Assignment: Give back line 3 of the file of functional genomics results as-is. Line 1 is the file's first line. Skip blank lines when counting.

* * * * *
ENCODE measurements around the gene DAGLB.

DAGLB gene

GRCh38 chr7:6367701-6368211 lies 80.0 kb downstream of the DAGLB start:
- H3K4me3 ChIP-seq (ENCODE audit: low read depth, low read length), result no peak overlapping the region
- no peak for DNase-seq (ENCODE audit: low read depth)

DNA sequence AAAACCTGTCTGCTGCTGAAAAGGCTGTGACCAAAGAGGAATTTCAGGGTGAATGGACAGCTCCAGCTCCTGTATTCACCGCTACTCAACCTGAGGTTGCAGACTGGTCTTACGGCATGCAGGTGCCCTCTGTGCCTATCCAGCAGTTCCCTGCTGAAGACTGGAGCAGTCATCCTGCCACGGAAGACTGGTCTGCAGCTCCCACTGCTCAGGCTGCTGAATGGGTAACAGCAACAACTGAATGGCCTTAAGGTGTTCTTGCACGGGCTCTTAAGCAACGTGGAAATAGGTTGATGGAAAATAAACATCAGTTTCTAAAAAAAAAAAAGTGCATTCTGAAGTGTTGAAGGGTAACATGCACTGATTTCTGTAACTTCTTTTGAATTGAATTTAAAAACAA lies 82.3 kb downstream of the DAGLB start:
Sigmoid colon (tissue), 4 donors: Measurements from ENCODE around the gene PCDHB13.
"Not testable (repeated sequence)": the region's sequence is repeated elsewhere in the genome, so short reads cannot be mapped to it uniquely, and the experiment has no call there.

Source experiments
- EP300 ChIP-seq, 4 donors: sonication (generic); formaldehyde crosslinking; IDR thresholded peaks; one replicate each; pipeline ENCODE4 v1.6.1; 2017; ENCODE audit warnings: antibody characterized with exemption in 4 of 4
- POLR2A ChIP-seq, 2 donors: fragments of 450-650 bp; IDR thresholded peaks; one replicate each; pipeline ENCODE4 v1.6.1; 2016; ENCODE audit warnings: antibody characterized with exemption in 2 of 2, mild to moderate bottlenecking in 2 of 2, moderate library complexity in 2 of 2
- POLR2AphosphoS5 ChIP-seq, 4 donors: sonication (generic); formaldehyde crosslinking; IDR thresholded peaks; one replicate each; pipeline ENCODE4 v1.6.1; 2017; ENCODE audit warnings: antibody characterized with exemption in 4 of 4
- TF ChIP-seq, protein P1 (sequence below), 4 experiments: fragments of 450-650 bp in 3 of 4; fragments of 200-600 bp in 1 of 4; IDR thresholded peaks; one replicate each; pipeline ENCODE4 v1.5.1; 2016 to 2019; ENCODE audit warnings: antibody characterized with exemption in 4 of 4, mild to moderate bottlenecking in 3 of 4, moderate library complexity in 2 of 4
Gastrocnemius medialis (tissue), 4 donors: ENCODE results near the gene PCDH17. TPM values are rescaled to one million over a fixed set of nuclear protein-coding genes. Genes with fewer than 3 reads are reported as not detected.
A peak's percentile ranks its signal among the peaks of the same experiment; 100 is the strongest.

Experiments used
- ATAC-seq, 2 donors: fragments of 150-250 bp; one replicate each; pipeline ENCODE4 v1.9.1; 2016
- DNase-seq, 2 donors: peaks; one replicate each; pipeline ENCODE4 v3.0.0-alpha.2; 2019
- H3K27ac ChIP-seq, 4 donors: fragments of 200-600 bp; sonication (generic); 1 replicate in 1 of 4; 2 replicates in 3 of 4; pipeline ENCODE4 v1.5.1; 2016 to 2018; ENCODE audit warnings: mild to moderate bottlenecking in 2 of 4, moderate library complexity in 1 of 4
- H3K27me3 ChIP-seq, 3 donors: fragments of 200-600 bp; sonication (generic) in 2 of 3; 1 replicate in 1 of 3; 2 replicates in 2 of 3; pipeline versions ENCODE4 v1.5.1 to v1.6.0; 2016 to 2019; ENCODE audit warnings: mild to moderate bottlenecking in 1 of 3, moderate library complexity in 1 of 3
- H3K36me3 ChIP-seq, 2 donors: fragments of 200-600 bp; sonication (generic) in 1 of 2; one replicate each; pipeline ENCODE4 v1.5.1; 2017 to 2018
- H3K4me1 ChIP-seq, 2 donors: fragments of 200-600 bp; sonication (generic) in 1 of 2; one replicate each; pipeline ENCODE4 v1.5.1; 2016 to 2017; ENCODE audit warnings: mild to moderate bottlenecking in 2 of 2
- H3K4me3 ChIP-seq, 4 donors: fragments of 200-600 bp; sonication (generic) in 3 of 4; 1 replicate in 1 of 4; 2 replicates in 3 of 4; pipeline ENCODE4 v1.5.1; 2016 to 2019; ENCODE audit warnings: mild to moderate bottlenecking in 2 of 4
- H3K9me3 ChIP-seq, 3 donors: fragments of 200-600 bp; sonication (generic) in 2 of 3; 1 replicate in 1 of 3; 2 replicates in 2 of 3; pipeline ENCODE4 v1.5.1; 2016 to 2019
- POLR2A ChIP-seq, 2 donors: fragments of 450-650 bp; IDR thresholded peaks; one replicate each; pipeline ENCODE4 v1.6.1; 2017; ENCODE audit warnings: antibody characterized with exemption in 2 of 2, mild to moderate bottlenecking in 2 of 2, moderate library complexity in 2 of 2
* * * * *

GRCh38 chr7:6367701-6368211 lies 80.0 kb downstream of the DAGLB start: